Quality Control: Balance, Part II of II

Part II of an essay on the ingredients of a visual art scene/community in outline, diagram and equation form.

Communication – Infrastructure = Expansion

Longevity is maintained when artists, institutions and the public have solid infrastructure in the form of spaces and supporting financial and community organizations to ensure a reasonably comfortable existence for the local arts community. Artists and the public rely on institutions to supply venues for interaction.

Pros: consistency, strength
Cons: stagnation, exclusivity

Expansion occurs in conditions in which scarcity of resources acts as a catalyst for growth. Artists, and secondarily, the public influence the trajectory more than institutions. While scarcity itself can be a catalyst in the short-term, it can become a deterrent to expansion in the long-term. Growth is only achievable through communication between artists (see Part I). If artists withdraw (into themselves, into cliques, move out), the whole community withers away.

Pros: energy, progressiveness
Cons: carpetbagging, scarcity

Figure 1: Supply and Demand
This flowchart illustrates a process of creating infrastructure in the form of artist resources, networks, facilities and financing in an expanding community.


An expanding scene does not mean the overall work (art and written criticism/review) produced is progressive, nor is quality inherent in a stable scene. The institutionalized dominance in a stable environment can foster aesthetic nepotism and catering to the lower common denominators, as much as it can positively impact artists by providing space and financing for projects and exposing art to a wider audience through education. And while an expanding community dominated by artists may be embrace new members, a sense of history and context often gets lost in the excitement. Sweeping existing infrastructure away to “start over” can lead to redundancy of ideas and repeating the mistakes of the past.

“Quality” is a relative term in definition alone. Each group, artists, facilities and the public, discussed in Part I has their own perceptions of what is provocative and mediocre. Perhaps the starting point for the discussion should not be “How is good quality defined?” but rather, is the experience of interacting with the work and with the other groups meaningful for all parties involved? For example, let us consider the work of J.D. Salinger, particularly The Catcher in the Rye, a book that resonates with a broad audience of youth and young adults from cholos to cheerleaders. Although it was published over 50 years ago, by today’s standards the narrative is still edgy and rebellious, and Salinger’s writing style continues to be relevant. The medium (style/facility) and message (narrative/artist) is highly effective in enabling the reader (public) to relate to Holden Caufield’s life in an accessible and immediate way, so that mentally and emotionally, the reader applies it to their own perceptions. This connection between the work and the individual is what I would define as Meaningful Experience. Salinger’s novel gives the reader a voice; it says to their family, friends, to the World, what they cannot or do not know how to say. It becomes part of their psyche.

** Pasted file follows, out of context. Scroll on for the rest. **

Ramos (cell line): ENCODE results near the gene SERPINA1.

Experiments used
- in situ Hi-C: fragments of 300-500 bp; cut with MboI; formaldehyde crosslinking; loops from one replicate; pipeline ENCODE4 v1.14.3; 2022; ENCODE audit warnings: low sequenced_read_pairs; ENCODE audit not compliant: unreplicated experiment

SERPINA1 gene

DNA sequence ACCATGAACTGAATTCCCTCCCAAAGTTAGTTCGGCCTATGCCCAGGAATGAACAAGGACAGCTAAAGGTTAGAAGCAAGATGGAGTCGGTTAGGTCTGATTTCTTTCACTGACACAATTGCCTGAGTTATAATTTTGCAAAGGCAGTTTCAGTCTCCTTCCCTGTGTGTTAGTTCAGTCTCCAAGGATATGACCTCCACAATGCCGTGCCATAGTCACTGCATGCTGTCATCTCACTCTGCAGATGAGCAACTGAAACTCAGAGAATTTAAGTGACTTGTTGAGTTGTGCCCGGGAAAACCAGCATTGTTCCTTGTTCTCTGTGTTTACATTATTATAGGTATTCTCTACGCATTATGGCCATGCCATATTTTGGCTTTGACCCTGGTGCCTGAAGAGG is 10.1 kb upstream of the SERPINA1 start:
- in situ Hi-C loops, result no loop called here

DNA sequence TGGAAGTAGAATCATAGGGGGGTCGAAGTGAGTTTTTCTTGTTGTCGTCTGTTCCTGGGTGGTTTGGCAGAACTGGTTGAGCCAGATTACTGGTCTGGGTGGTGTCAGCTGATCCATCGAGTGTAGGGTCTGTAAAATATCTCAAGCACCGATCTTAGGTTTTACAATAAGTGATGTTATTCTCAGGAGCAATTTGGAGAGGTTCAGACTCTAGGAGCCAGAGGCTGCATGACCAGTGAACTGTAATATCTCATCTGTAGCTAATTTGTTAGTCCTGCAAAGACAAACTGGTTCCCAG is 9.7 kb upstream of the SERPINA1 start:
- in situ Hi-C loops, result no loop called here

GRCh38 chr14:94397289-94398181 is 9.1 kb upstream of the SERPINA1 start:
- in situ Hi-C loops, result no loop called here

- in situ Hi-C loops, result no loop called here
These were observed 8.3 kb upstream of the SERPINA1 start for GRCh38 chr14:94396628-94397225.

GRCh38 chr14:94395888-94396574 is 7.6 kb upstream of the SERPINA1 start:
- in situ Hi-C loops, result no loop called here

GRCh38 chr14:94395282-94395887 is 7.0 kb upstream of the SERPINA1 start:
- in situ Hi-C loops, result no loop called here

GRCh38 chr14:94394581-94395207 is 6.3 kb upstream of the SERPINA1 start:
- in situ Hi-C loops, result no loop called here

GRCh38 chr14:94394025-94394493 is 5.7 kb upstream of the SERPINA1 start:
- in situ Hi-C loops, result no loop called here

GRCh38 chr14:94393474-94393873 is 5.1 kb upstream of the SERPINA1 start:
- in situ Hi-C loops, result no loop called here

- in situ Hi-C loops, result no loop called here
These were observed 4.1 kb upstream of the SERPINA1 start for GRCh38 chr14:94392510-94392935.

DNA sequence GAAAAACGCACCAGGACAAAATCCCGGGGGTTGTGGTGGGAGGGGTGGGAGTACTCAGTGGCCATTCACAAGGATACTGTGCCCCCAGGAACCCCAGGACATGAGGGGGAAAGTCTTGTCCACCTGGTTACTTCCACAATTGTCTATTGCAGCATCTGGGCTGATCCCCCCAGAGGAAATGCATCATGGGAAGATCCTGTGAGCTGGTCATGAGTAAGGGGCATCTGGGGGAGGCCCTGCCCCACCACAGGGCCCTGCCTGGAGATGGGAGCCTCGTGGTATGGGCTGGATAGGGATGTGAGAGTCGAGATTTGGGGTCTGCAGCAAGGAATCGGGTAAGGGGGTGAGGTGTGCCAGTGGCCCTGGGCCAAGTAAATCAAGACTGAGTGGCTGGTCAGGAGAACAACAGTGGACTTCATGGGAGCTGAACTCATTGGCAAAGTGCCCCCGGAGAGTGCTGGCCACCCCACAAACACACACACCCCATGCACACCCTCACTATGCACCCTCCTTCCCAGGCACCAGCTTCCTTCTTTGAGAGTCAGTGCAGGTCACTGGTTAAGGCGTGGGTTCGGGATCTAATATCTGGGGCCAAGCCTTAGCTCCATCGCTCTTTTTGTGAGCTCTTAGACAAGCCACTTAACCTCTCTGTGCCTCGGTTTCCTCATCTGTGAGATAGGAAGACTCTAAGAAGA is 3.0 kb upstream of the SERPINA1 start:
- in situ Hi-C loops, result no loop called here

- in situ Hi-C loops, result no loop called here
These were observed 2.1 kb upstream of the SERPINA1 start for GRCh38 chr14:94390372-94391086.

Figure 2: Meaningful Experience
The process of internalizing art.


One way we can assess quality in contemporary art in a community is to evaluate the balance of the investment and return each group has in creating, presenting and interacting with the work itself. If the facilitation of the viewer is not considered, the the artist risks losing the viewers’ attention and willingness to learn. But if the viewer is over-catered to, they are not challeneged, and when they are not challenged, they will, equally, turn away from the work. Ideally, facilities should empower artists with resources to realize their projects in the fullest way feasible, rather than . All entities must be balanced for the resulting work to resonanate with as many people as possible.

Figure 3: The Golden Bermuda Triangle
This diagram illustrates the above paragraph on relationships between the artist, presenting facility and the public in creating, presenting and interacting with a work.



As artists, we have to allow for the projections of other realities onto our work. It is crucial that we take this into account in our creative process, whatever that may be.  While we cannot define “provocative” or “mediocre” for everyone, we can focus our direction by answering a few questions.

1) Clarify why you are an artist.

Figure 4: Anyone Can Be An Artist (click diagram to enlarge view)
Some people make art just for the sheer enjoyment of it, some people make art that is purely public, and a great number of artists fall into all types of  categories in between.


2) Define audience(s) and think of spaces in which they might interact with the art. Family? Friends? Other artists in a collective (virual or physical)? Collectors? Drivers stopping at an intersection or going under an overpass? Age range? People passing through a hotel lobby or walking to work? etc.

3) Think about how presentation influences medium and message. How might the viewers’ perception be confused? How might their experience be informed by it? How will presentation be the gateway for them to relate, apply and connect?


Balance is an ideal, and as with any ideal, there are infinite scenarios in which all factors in the triangle diagram above will fall short of the target. One could spend eternity describing and analyzing each of those situations. Instead, I’m presenting (and greatly simplifying) a way of looking at the basic components of community and what make it viable, whether it flourishes or maintains its establishment.

Related Posts

Quality Control: Communication, Part I of II
A Thing of Beauty
Historical Correlations



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